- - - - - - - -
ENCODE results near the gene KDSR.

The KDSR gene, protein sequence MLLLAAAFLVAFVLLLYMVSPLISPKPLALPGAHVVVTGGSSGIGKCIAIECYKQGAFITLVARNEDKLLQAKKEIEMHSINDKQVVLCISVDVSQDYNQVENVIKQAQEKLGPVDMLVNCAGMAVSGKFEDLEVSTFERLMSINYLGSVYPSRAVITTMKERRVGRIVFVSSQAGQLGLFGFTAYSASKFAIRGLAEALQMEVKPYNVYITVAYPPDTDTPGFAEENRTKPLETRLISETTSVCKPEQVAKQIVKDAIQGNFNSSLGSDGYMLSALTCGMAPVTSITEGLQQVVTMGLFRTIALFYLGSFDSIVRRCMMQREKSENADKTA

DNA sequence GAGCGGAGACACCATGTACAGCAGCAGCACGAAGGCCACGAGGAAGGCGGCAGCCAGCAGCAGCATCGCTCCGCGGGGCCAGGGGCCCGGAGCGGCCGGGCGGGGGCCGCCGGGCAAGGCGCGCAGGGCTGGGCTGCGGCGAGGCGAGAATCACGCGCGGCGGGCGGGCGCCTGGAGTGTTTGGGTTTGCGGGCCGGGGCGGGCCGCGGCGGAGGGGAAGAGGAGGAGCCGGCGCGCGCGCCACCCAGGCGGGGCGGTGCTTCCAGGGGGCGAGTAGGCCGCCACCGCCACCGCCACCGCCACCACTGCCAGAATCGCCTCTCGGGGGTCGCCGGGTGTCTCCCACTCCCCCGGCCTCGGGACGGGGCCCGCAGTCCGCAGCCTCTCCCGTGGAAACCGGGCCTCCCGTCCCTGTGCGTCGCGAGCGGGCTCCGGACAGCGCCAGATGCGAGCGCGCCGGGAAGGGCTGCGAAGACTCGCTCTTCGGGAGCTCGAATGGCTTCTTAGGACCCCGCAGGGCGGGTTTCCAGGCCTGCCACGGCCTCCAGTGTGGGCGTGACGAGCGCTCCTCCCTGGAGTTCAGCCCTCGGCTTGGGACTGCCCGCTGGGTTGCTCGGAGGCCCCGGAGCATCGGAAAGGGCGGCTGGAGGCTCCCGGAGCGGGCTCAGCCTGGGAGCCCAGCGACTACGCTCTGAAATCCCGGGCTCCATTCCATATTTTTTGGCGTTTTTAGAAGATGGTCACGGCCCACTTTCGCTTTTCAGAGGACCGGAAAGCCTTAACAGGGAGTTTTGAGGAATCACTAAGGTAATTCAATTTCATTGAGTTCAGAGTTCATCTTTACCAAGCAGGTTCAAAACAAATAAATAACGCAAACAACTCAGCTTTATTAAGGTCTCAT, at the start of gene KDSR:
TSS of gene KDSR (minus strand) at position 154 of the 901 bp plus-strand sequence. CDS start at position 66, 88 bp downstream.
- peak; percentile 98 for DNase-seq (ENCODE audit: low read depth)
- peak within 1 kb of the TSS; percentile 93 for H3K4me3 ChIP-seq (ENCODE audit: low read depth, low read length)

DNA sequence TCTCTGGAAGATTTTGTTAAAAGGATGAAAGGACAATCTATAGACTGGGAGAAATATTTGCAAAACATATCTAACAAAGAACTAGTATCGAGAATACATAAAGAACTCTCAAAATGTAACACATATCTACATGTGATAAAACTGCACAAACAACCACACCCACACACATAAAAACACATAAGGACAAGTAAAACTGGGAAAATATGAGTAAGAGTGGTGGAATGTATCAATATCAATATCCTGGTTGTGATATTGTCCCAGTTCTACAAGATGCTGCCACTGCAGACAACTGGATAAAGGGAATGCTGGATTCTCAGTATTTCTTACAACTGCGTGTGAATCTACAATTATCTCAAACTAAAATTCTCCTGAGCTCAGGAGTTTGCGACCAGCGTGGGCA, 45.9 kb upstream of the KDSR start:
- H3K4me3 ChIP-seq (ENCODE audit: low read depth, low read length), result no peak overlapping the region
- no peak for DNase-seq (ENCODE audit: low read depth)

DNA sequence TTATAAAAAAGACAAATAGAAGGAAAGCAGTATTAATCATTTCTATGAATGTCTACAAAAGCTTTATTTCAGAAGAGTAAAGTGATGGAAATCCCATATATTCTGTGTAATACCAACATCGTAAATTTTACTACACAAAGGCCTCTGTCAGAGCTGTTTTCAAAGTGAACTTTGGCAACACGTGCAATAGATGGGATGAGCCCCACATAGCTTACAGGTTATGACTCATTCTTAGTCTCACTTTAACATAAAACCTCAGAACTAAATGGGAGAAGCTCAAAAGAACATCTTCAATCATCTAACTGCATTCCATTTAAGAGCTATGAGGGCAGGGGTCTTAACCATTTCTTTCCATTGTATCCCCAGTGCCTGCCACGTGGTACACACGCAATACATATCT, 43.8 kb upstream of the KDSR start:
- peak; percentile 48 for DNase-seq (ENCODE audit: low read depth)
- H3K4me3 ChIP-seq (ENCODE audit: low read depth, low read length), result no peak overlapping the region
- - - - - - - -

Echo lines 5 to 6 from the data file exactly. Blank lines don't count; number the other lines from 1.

- peak; percentile 98 for DNase-seq (ENCODE audit: low read depth)
- peak within 1 kb of the TSS; percentile 93 for H3K4me3 ChIP-seq (ENCODE audit: low read depth, low read length)